B) The most current speech language evaluation, that conducted by Ms. Trafford, does not make any specific recommendations for the type, level, frequency or duration of speech-language therapy services to Kyle. (See ¶ 13) Kyle had been receiving two, twenty minute direct speech therapy sessions while he attended preschool. (ex. 85) The proposed IEP increases his service level to three, thirty minute sessions of direct therapy. This service increase reflects both the Parents’ desire for additional therapy time and Kyle’s maturation, while accommodating the lack of documentary evidence linking educational benefit to more intensive therapy services in this area. I find therefore that the Team developed a speech-language therapy plan that was based on all the information it had, and was reasonably calculated to provide an appropriate service level while accommodating Kyle’s other educational needs.

II. The entitlement to an independent educational evaluation at public expense is one of the cornerstones of the special education planning and programming process. That right is so fundamental to the development and oversight of appropriate special education programs for individual students that both federal and state statutes have sections specifically addressing the availability and use of this type of information. Generally, the purpose of laws concerning independent evaluations is to encourage all interested parties to gather sufficient, current, credible, accurate information to develop and implement appropriate education services.2 Under either federal or state special education law, should the School decline a parental request for a publicly funded independent evaluation, the School must, within 5 days, request a determination from the Bureau of Special Education Appeals that the School’s evaluation was comprehensive and appropriate. 34 CFR 300.502 (b) (2); 603 CMR 28.04 (5) (d).

In this case, the Parents gave their consent to school-based assessments in the areas of occupational therapy and speech-language therapy on February 22, 2003. The record shows that an occupational therapy “assessment” was done, though it was neither comprehensive nor timely. The record also shows that the school based speech-language assessment was never completed. When the Parents requested public funding of independent evaluations in those areas, the School declined but failed to proceed to the Bureau of Appeals to show that their own assessments were comprehensive and appropriate, as required by federal and state procedures. While it may have been difficult in these circumstances for the School to meet that standard, failing, at a minimum, to take that step to the Bureau is fatal.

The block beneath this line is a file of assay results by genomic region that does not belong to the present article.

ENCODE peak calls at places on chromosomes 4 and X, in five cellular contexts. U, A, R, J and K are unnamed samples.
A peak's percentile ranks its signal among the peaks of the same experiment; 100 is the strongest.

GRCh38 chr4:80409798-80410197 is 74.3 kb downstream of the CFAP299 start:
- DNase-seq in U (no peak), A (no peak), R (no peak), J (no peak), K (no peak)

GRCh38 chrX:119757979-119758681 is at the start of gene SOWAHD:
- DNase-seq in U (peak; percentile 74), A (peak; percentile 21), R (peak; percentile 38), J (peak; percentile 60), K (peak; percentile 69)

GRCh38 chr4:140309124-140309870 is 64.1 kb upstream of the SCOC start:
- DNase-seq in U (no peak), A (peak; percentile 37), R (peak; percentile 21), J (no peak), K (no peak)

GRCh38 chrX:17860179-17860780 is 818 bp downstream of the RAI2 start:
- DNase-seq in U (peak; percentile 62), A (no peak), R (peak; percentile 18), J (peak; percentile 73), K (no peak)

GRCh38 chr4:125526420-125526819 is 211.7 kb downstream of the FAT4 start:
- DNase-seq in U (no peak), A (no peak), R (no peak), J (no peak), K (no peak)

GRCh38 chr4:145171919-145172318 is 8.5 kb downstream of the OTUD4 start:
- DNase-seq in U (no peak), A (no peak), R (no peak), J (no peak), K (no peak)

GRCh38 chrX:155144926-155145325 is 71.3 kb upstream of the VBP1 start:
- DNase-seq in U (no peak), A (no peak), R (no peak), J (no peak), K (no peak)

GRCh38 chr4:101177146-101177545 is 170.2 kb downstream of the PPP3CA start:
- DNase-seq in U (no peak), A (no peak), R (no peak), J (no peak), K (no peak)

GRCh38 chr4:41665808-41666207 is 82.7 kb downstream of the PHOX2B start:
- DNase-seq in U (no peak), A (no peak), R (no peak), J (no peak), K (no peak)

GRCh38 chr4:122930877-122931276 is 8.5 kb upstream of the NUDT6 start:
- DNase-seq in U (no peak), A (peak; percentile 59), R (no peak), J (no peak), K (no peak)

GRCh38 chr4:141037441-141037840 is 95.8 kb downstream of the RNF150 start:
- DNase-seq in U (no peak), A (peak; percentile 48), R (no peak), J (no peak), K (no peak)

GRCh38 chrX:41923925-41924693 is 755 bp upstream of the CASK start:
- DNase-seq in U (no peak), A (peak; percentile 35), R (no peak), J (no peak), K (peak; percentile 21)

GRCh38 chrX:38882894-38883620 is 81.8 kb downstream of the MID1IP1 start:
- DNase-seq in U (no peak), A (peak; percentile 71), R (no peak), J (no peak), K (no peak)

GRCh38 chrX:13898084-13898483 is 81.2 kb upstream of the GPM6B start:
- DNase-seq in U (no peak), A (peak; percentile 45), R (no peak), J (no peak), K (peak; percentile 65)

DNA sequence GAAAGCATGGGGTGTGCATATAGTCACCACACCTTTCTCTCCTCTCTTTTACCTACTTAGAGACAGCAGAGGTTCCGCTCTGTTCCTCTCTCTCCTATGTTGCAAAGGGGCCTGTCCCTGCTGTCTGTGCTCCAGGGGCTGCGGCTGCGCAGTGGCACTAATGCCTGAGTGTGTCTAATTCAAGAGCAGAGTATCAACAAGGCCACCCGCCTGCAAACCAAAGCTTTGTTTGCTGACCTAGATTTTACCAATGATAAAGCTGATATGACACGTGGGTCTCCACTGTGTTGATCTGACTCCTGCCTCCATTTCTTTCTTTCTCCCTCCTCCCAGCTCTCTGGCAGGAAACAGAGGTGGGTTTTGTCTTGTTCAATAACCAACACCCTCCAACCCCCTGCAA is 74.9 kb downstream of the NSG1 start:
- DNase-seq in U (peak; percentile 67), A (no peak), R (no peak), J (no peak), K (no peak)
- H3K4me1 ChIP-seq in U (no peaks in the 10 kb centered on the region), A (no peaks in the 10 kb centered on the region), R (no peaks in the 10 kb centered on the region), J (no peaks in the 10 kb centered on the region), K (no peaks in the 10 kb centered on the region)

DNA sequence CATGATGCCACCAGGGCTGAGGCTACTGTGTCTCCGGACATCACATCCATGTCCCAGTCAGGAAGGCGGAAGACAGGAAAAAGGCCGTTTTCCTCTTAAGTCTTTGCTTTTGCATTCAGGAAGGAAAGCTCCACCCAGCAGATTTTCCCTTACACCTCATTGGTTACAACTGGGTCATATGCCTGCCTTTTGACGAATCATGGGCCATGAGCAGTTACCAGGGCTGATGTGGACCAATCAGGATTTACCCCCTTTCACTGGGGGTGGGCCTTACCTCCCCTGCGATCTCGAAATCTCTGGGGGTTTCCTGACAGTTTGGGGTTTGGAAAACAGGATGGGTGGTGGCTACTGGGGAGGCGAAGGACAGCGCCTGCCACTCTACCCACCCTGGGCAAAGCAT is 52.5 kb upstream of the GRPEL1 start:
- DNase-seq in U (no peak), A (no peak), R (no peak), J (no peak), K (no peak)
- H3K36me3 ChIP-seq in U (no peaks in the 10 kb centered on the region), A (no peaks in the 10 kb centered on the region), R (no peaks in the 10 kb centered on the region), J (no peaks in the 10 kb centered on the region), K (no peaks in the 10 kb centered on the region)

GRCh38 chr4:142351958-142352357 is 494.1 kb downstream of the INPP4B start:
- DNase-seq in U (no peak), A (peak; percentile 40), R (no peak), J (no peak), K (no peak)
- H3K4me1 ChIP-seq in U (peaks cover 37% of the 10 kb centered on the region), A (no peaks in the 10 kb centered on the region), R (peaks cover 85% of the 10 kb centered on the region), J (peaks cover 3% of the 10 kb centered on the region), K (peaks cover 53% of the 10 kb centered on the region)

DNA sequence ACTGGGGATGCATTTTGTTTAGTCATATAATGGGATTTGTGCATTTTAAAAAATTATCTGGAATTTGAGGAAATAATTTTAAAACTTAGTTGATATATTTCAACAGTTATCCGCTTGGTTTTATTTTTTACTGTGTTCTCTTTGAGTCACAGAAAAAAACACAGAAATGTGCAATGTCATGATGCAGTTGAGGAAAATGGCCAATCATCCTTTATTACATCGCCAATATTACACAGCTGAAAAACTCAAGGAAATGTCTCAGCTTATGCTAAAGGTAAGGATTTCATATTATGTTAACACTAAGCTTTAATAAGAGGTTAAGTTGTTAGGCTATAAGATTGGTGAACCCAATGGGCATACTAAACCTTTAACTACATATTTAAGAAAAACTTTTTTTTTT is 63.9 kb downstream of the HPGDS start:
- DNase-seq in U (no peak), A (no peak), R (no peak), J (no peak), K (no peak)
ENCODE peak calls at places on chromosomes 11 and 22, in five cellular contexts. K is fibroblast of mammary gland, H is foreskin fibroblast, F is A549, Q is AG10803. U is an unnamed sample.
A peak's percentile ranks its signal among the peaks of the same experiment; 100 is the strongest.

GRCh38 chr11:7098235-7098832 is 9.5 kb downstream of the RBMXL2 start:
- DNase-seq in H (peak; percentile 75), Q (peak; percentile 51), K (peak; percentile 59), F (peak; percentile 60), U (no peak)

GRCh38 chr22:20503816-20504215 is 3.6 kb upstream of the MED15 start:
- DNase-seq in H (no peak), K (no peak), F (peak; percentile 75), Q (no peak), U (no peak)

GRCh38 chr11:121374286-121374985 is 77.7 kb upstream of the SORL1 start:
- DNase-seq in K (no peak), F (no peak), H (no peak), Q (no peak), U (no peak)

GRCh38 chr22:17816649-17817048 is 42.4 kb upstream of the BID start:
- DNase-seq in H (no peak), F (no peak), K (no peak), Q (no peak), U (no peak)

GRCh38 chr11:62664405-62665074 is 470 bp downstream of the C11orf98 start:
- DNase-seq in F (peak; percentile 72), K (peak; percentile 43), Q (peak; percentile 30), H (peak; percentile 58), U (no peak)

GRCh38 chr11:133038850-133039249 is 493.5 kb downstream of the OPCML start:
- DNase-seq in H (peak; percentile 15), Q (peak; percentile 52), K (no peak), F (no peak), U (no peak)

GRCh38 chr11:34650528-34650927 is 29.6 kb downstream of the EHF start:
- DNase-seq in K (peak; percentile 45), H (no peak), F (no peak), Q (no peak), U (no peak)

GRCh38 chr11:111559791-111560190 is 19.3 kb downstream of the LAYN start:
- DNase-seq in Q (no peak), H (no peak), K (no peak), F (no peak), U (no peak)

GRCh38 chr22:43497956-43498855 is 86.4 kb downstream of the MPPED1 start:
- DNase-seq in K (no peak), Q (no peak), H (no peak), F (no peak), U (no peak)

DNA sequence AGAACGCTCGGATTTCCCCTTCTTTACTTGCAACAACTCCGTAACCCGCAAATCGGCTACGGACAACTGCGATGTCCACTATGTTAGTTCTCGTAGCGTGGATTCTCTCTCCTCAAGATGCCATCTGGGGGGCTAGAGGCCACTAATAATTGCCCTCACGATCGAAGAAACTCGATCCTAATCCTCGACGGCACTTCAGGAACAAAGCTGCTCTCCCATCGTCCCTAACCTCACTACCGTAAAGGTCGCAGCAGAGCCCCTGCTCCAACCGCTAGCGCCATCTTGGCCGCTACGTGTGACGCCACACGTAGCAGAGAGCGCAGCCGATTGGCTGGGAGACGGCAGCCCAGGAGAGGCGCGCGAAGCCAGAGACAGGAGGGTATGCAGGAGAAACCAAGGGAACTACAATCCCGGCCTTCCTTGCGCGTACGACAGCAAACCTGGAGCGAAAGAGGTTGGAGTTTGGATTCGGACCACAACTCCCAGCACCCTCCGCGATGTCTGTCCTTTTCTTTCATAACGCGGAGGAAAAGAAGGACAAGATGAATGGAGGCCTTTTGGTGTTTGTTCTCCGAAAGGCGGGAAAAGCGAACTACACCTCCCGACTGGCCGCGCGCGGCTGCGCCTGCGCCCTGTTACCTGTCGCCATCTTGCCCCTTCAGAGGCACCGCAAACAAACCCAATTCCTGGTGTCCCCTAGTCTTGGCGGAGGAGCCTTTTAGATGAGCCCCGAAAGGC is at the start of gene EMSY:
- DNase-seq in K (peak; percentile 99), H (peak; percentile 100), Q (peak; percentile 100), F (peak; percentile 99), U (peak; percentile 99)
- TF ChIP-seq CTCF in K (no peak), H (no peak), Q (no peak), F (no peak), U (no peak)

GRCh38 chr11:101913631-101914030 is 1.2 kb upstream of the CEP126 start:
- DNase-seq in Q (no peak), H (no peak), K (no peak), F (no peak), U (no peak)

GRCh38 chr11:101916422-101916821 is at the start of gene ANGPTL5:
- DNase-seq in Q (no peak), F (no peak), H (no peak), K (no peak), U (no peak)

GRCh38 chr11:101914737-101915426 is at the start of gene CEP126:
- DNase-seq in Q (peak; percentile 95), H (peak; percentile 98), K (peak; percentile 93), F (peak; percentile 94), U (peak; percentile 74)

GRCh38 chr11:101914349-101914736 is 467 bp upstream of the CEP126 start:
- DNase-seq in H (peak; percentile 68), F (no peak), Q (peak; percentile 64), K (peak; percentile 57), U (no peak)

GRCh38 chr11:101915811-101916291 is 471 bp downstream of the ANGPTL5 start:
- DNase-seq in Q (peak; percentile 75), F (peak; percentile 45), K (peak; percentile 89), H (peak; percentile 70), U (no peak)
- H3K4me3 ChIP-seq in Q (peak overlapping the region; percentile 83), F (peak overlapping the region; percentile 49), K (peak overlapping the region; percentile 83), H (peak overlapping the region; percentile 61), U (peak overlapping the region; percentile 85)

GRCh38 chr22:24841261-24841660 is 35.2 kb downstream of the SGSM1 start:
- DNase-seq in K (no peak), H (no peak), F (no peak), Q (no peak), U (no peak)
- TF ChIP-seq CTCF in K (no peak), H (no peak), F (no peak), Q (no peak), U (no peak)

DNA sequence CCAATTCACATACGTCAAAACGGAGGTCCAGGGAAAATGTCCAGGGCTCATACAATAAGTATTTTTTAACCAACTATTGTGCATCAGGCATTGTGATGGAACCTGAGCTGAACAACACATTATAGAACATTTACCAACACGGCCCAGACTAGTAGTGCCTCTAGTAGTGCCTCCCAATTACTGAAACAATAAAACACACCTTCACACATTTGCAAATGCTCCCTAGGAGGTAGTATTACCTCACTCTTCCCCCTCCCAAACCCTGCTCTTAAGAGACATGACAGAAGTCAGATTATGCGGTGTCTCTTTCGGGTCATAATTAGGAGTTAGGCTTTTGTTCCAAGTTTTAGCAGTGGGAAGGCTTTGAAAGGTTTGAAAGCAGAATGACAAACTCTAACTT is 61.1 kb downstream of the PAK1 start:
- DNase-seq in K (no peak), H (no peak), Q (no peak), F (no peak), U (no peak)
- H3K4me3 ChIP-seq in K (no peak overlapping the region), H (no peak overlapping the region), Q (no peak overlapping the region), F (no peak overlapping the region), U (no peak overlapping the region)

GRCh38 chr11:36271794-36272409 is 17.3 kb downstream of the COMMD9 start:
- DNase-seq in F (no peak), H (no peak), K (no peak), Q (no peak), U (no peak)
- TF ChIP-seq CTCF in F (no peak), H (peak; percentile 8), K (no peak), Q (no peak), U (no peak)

The law imposes an affirmative obligation on school districts to justify a refusal to fund an independent evaluation. The remedy for failure to discharge this obligation is disbursement of public funds for the requested evaluation. Therefore Mansfield is obligated to reimburse the Parents for all out-of-pocket expenses associated with securing independent occupational therapy and speech-language therapy evaluations for Kyle in the spring of 2003.


The occupational therapy and speech-language therapy services provided in the 2003-2004 IEP developed for Kyle are consistent with the evidence available to the Team and reasonably calculated to ensure a free, appropriate public education to him. The Parents are entitled to reimbursement of out-of-pocket expenses incurred in securing independent occupational therapy and speech-language therapy evaluations in the spring of 2003.

By the Hearing Officer,


Lindsay Byrne, Hearing Officer


Kyle is a pseudonym selected by the Hearing Officer to protect the privacy of the Student in publicly available documents.


To further that goal federal law permits a parent to request a publicly funded evaluation at any time. 20 U.S.C. 1415 (b) (1); 34 CFR 300.502. The parallel state law provides, in part, the right to a publicly funded IEE for income eligible families on a sliding scale cost-sharing arrangement, if a parent requests an independent evaluation within 16 months of a contested school based evaluation. M.G.L. c. 71B § 3; 603 CMR 28.04 (5) (c) (vi). The 16 month reference does not serve to limit the parents’ request rights, but instead to limit application of the sliding fee scale. See : Administrative Advisory SPED 2004-1: Independent Educational Evaluations. October 23, 2003. In most circumstances the federal law will govern the parties’ rights and responsibilities with respect to independent evaluations. This means, for all practical purposes, that parents have the right to full public funding of an independent evaluation unless the school district is able to convince a hearing officer that its own evaluation(s) is comprehensive and appropriate.

Updated on January 2, 2015